Free product of groups

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A group generated by the groups such that any homomorphisms of the into an arbitrary group can be extended to a homomorphism . The symbol * is used to denote a free product, for example,

in the case of a finite set . Each element of a free product that is not the identity can be expressed uniquely as an irreducible word , where , and for any . The construction of a free product is important in the study of groups defined by a set of generating elements and defining relations. In these terms it can be defined as follows. Suppose that each group is defined by sets of generators and of defining relations, where if . Then the group defined by the set of generators and the set of defining relations is the free product of the groups , .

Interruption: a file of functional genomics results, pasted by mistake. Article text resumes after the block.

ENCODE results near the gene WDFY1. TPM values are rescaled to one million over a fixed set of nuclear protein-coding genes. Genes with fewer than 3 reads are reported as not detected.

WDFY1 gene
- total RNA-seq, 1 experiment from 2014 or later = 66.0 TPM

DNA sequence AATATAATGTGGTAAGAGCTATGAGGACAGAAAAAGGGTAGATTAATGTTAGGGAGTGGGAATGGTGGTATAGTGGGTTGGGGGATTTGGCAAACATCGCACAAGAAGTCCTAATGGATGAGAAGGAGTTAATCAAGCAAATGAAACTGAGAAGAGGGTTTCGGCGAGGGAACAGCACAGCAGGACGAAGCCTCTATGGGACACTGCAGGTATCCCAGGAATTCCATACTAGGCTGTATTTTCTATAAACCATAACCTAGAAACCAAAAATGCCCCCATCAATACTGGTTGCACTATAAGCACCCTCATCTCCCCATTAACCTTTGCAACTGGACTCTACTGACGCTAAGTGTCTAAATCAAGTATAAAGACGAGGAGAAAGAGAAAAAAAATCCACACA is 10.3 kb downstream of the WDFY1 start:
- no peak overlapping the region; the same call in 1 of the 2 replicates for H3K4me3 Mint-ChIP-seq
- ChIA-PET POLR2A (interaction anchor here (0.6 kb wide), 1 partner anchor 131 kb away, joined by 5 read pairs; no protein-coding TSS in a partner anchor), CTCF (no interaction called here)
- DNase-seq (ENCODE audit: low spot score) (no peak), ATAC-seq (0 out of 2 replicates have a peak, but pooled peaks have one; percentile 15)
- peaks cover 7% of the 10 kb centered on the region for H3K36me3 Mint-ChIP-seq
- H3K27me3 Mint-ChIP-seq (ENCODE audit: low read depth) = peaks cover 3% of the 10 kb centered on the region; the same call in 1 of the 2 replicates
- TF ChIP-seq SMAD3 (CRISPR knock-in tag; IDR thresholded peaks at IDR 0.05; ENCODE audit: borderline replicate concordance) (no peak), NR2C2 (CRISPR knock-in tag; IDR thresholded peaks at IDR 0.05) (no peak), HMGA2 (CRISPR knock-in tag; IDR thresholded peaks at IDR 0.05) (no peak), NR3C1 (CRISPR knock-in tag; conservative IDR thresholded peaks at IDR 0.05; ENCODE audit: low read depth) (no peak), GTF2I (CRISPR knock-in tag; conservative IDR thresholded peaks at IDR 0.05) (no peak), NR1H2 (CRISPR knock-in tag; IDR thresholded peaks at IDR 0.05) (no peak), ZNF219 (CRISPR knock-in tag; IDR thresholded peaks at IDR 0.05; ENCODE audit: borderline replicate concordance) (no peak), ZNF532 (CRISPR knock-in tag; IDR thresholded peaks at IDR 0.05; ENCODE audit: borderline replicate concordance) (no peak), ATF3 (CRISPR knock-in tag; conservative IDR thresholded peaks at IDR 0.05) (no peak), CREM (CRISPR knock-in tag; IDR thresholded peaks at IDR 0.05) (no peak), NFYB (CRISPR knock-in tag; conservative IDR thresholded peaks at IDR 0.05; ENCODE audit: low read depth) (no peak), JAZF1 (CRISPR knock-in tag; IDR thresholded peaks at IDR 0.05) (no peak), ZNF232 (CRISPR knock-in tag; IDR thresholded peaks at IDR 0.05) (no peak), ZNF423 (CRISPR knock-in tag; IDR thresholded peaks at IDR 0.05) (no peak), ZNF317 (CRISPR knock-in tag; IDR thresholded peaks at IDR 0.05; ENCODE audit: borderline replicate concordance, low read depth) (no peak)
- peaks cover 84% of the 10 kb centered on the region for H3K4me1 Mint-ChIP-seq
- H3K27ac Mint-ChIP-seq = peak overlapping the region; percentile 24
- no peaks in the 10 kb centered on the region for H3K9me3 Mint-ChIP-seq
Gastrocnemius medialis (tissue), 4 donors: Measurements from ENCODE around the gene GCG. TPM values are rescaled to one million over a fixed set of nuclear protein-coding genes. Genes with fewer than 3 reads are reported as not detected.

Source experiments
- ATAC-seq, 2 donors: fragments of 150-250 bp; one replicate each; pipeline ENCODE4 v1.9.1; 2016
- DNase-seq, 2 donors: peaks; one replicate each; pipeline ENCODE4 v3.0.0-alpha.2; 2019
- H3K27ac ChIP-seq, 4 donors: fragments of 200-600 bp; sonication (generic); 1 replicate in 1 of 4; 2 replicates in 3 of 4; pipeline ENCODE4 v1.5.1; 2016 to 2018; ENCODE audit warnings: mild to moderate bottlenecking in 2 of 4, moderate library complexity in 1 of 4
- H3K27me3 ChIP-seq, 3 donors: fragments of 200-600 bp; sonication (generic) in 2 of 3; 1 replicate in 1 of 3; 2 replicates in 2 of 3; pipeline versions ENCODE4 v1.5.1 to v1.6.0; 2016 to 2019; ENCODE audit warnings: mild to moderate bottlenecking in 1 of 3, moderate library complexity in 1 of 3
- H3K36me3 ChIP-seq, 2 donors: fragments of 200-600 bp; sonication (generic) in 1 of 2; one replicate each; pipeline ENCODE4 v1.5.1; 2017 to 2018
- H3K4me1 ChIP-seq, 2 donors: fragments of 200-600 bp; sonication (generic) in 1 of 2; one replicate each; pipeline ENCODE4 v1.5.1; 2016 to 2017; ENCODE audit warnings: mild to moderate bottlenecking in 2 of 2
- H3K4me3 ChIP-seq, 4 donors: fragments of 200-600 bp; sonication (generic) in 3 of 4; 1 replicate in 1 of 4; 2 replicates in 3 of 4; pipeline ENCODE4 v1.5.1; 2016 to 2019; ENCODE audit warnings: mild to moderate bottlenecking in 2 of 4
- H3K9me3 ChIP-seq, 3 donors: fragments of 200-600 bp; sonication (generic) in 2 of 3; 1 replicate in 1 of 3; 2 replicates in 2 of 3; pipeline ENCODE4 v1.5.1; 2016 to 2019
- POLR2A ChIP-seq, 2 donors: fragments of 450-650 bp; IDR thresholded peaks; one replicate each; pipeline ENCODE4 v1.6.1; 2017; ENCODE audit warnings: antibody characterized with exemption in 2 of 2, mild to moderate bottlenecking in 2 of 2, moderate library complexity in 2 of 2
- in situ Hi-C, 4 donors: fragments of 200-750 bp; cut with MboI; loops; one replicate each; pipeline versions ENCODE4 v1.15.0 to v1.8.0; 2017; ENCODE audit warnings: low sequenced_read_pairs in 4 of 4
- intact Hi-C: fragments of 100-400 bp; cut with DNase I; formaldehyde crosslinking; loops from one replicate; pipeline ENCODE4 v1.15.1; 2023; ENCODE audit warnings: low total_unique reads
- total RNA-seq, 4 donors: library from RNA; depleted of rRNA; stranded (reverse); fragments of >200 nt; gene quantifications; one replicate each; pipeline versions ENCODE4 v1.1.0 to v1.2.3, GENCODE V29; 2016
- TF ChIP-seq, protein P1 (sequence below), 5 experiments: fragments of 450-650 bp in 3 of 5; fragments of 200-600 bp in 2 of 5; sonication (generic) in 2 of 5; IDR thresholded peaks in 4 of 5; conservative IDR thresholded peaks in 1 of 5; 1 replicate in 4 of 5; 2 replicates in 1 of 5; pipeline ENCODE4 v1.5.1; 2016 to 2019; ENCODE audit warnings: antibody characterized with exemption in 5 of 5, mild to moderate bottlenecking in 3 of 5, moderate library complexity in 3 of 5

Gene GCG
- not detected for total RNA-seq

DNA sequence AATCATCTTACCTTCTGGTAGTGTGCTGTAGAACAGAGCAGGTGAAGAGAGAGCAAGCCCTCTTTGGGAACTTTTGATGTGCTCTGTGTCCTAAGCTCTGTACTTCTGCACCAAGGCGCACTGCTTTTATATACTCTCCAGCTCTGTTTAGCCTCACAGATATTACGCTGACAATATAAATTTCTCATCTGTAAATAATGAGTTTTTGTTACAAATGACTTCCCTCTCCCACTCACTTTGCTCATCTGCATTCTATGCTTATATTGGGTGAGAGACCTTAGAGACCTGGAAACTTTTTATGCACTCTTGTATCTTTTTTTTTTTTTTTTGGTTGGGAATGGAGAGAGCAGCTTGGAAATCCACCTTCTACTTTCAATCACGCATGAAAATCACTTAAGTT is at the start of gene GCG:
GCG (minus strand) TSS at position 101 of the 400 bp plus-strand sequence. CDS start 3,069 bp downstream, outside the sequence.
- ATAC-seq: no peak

Every subgroup of a free product can be decomposed into a free product of subgroups, of which some are infinite cyclic and each of the others is conjugate with some subgroup of a group in the free decomposition of (Kurosh' theorem).


[1] A.G. Kurosh, "The theory of groups" , 1–2 , Chelsea (1955–1956) (Translated from Russian)
[2] W. Magnus, A. Karrass, B. Solitar, "Combinatorial group theory: presentations in terms of generators and relations" , Wiley (Interscience) (1966)


The notion of a free product of groups is a special case of that of a free product with amalgamated subgroup (see Amalgam of groups).

How to Cite This Entry:
Free product of groups. A.L. Shmel'kin (originator), Encyclopedia of Mathematics. URL:
This text originally appeared in Encyclopedia of Mathematics - ISBN 1402006098